Report criticizes ag pollution regulation

Each week, the Freshwater Society posts a digest of important regional, national and international articles and research on water and the environment. Scan the articles here, then follow the links to read the articles in their entirety where they originally were published.

Regulation of ag pollution lacking, report says
A new report addresses the failures and successes of agricultural regulations in Iowa, Wisconsin, California and other agricultural states meant to reduce agricultural pollution that harms waters and aquatic life both locally and downstream, such as in the Gulf of Mexico where farm run-off from states upstream has created an aquatic Dead Zone the size of Massachusetts.

The report, conducted by the Environmental Law and Policy Center and the Mississippi River Collaborative a partnership of environmental organizations and legal centers from states bordering the Mississippi, examined the effectiveness of state-based rules and laws meant to regulate non-point agricultural pollution.

According to the federal Environmental Protection Agency, nonpoint source pollution, or polluted run-off, is one of the most pervasive forms of water pollution in the U.S. Nonpoint source pollution is not directly regulated by the Clean Water Act and is left up to the states.

Authors of the study, titled “Cultivating Clean Water,” said they found “a fragmented and poorly-implemented system of state-based regulation of nonpoint pollution.”

 Cities struggle to pay for wastewater plants
Under a federal order to upgrade its wastewater treatment plant, Buffalo, Mo., residents approved a $3.4 billion bond two years ago fully anticipating that its largest employer — and its largest water user — would repay the bulk of that loan.

But Petit Jean Poultry shut down in October 2008, months before the upgrade was completed. And the town, which has fewer than 2,500 households, was left to pay back the bond minus about 500 jobs.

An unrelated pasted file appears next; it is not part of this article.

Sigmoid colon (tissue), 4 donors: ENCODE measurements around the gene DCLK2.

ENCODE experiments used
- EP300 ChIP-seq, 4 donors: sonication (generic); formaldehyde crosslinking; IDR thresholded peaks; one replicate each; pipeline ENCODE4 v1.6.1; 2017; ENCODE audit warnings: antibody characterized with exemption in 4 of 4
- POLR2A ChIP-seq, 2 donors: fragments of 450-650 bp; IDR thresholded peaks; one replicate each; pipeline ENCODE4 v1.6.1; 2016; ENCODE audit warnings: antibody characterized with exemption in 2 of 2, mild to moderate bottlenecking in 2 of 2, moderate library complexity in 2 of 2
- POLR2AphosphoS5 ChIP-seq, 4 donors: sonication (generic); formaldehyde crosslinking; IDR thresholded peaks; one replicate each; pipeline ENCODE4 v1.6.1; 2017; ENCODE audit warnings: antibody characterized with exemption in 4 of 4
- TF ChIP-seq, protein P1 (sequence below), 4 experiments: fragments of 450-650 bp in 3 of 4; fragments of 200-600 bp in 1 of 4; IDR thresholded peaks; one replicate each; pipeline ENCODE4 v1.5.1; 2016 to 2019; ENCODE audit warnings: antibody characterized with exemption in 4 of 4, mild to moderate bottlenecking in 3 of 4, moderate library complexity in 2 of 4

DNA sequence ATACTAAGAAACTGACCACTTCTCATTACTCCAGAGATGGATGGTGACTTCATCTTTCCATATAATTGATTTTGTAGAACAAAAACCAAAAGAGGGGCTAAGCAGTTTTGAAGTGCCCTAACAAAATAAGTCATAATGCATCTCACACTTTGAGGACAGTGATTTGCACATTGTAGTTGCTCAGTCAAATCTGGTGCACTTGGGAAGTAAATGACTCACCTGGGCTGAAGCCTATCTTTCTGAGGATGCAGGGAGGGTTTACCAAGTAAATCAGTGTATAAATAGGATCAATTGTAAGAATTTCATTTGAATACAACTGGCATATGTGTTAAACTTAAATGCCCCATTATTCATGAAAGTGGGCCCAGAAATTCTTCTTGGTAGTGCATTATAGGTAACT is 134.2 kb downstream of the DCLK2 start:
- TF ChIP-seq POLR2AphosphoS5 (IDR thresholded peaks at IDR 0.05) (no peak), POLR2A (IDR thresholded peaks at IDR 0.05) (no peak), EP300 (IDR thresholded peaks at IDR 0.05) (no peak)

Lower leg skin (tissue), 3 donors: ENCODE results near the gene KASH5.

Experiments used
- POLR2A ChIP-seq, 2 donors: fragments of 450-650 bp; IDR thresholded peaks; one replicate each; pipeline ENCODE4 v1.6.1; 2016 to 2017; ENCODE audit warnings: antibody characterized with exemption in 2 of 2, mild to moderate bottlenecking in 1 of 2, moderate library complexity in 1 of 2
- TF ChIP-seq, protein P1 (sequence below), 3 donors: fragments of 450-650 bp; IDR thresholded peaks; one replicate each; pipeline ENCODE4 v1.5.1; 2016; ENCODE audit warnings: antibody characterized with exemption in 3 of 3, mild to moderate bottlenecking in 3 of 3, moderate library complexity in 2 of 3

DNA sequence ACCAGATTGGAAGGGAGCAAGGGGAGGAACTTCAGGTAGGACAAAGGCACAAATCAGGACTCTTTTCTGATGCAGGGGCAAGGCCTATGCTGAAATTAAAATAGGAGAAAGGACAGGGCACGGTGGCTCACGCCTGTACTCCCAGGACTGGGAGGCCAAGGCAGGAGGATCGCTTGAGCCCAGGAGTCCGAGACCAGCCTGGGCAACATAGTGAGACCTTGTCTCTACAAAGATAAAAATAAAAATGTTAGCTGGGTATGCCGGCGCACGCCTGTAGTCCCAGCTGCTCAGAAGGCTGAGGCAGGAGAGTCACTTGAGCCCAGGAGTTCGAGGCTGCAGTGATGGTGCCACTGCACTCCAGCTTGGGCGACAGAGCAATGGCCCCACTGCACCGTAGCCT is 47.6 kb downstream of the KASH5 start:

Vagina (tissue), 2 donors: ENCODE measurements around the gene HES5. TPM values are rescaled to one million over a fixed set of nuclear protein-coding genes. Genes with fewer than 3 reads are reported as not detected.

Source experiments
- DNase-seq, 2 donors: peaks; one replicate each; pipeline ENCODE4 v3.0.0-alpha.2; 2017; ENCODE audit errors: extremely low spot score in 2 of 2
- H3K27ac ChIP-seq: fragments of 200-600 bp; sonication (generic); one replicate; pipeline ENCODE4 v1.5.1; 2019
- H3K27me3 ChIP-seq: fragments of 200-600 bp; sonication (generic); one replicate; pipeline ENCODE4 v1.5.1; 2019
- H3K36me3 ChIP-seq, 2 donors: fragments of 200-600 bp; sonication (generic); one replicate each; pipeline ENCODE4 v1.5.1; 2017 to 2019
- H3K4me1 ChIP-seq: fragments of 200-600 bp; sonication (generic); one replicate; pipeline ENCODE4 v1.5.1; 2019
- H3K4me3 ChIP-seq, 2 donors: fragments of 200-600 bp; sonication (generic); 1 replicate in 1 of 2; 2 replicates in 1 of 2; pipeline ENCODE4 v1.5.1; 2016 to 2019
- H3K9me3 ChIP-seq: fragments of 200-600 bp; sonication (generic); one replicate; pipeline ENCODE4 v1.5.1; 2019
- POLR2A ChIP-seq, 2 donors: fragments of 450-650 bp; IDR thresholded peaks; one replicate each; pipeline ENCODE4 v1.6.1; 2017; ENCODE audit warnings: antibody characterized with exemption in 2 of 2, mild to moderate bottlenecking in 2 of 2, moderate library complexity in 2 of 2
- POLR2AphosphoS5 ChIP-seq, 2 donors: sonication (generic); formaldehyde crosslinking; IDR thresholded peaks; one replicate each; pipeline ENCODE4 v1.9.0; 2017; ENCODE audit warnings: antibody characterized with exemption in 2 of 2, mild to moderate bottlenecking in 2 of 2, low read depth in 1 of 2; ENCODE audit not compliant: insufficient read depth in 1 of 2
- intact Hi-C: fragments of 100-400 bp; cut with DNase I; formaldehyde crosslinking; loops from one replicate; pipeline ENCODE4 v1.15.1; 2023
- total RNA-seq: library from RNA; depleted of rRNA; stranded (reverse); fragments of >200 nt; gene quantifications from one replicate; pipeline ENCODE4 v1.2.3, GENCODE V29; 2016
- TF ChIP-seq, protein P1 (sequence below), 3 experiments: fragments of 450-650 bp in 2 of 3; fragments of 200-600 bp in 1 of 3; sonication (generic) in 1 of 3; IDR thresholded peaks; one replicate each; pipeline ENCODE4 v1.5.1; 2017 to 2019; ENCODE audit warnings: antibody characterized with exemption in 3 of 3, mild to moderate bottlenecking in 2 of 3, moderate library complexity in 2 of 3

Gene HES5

“Had we known they would close, we wouldn’t have went to the extent of improving the wastewater facility as we did,” Mayor Jerry Hardesty said. “The citizens passed the bond with Petit Jean figured into that. We were counting on that.” 

Buffalo is not alone.
–The New York Times

An unexpected divide on global warming
The debate over global warming has created predictable adversaries, pitting environmentalists against industry and coal-state Democrats against coastal liberals.

 But it has also created tensions between two groups that might be expected to agree on the issue: climate scientists and meteorologists, especially those who serve as television weather forecasters. 

Climatologists, who study weather patterns over time, almost universally endorse the view that the earth is warming and that humans have contributed to climate change. There is less of a consensus among meteorologists, who predict short-term weather patterns.
–The New York Times

 DNR  maps underground water routes
When snow is melting in the woods and fields of southeastern Minnesota, Jeff Green wants to know where it’s going.

For Green, a karst hydrologist for the state Department of Natural Resources, the running waters of spring offer a chance to work on maps of underground pathways that water takes in the fragile geology of southeastern Minnesota. His maps will help fire departments, land-use planners, farmers, and people who want to protect trout streams. 

Finding underground pathways are important, because Minnesota’s driftless area wasn’t scraped by the last glacier. The area’s honeycombed limestone bedrock makes it highly vulnerable to pollution caused by chemical spills, development or poor farming practices. 

The first step in making groundwater maps is dye tracing, a process in which scientists pour dye in melting snow and track where it leads.
–Minnesota Public Radio

 EPA takes new look at plastic compound